Do you prefer driving or action-adventure games?
Choose Driving or Action-adventure.
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Microsoft and Nokia have been pushing the new Lumia 900 Windows Phone pretty hard recently, and have literally offered rewards if you could prove your device could outperform it (that didn't end well). Now while it is the best Windows Phone to date, coupled with the fact that Microsoft and Nokia seem willing to bet the bank on it (Lumia 900), that certainly doesnt mean that it's in heavy demand from consumers. While demand for the device seems pretty stable in the US, Nokia and Microsoft have both suffered a punch to the gut this week when operators in Europe verbally denied that it can compete with Android (specifically the Samsung Galaxy lineup) and IOS devices.
Carrier support is key
This is a big deal for Windows Phones, as no European operator support = loss of key allies needed to regain marketshare. And it's not just any one company in partciular who feels that way, as FOUR of Europes major telecom operators all chimed in to voice that they simply aren't convinced that demand is there for it.
One of the reasons behind this mentality in Europe is that operators feel the phone simply isn't innovative enough to be that overpriced. Others stated that a lack of marketing and early software/battery issues are also key elements in why the device isn't selling well and why consumer interest has remained mediocre.
One of the head executives in charge of mobile devices at a European operator that have sold the Lumia 800 and 710 since December simply stated that "No one comes into the store and asks for a Windows Phone. Nokia have given themselves a double challenge: to restore their credibility in terms of making hardware smartphones and succeed with the Microsoft Windows operating system, which lags in the market “.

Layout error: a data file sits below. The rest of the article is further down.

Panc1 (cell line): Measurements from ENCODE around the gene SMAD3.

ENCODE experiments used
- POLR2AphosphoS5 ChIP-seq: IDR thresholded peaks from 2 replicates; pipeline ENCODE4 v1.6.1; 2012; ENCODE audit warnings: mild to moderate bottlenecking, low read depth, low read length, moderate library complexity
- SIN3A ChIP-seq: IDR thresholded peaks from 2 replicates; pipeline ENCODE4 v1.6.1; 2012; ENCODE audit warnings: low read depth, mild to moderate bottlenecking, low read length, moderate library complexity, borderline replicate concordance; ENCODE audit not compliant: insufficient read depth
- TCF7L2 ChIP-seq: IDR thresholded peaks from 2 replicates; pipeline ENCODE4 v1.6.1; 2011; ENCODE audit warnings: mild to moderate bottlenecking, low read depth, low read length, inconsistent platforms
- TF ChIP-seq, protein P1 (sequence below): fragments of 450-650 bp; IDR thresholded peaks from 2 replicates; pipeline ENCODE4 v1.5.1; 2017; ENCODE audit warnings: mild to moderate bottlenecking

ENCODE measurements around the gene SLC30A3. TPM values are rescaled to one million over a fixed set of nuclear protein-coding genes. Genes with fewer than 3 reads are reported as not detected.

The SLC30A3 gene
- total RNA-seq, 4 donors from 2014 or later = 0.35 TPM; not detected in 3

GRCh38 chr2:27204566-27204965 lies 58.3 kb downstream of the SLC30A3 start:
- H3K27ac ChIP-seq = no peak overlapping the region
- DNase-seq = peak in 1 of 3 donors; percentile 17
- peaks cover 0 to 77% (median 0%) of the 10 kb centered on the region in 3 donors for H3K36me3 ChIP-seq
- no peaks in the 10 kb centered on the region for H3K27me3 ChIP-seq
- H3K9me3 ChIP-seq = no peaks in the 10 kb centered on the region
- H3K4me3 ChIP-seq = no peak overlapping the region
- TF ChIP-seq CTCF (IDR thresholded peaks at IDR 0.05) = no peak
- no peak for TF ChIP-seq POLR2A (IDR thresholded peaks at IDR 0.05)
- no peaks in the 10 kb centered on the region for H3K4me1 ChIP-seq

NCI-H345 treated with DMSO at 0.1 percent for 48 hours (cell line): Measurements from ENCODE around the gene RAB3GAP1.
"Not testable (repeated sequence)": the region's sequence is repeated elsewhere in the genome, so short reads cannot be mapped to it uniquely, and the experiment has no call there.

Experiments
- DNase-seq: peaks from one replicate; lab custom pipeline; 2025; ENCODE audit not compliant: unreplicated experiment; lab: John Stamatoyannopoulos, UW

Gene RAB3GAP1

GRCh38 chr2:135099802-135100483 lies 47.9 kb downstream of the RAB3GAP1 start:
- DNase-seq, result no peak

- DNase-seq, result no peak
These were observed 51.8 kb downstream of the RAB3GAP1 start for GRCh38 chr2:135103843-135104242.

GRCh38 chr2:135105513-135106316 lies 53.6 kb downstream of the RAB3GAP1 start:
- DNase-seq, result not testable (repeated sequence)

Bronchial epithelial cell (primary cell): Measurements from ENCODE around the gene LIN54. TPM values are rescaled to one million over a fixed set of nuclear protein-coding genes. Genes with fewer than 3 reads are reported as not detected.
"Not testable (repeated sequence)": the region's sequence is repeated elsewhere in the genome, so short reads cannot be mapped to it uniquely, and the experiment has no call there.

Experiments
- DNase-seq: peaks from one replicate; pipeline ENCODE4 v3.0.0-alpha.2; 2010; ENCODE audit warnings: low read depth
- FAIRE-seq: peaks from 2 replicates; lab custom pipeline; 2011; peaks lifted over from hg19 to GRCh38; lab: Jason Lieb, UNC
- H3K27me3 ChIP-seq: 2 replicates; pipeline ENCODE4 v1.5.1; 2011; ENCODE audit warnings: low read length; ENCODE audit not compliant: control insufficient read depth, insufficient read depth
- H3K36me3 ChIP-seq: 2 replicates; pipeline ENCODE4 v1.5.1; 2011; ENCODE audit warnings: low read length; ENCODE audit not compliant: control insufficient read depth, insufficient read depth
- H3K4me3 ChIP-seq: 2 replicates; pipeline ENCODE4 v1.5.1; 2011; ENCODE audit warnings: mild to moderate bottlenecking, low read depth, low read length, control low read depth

He also made the point that while the software interacts well with PC's and allows you to do "tons of cool things“, that customers simply aren't aware of this. He went on to say that "If the Lumia with the same hardware came with Android in it and not Windows, it would be much easier to sell".
Nokia and Microsoft have a lot of work to do
As a company/partnership, Nokia and Microsoft certainly have a lot to do, especially considering that Nokia shares fell below 3 euros, which is a 15 year low for the company. The once dominant phone manufacturer currently only holds 1% of the smartphone market, but assures the public and its employees that major changes are coming.
The thing is, operators actually want a realistic alternative to Apple and Android. This not only gives consumers more choice, but also puts them in a stronger position to bargain with phone manufacturers. "It's good for operators if we can reduce the dominance of Apple," said a spokesman for a second telecoms carrier. But at this point in time, Windows Phones simply haven't created enough European consumer interest to become that alternative, as many major carriers don't even prominently display the devices in their stores due to an apparent lack of interest.
A tough year for Microsoft and Nokia that's about to get tougher
Interest in Windows phones in the US is increasing, but if the majority of EU consumers are offered iPhones and Android devices in stores, it will be pretty difficult for Nokia and Microsoft to pick up significant marketshare. That being said, I do think that Android will likely lose a small percentage to Windows Phone over the next few years. How significant that share will be is yet to be seen, but at this point I can't imagine it being enough for Google to worry about. That being said, with the release of the Galaxy S3 right around the corner, things are only looking up for Android in 2012. Combine that with the upcoming iPhone 5 release, and you can see that things for Windows Phone are about to get a lot more difficult.
Picture credits: geek.com
Source: Chicago Tribune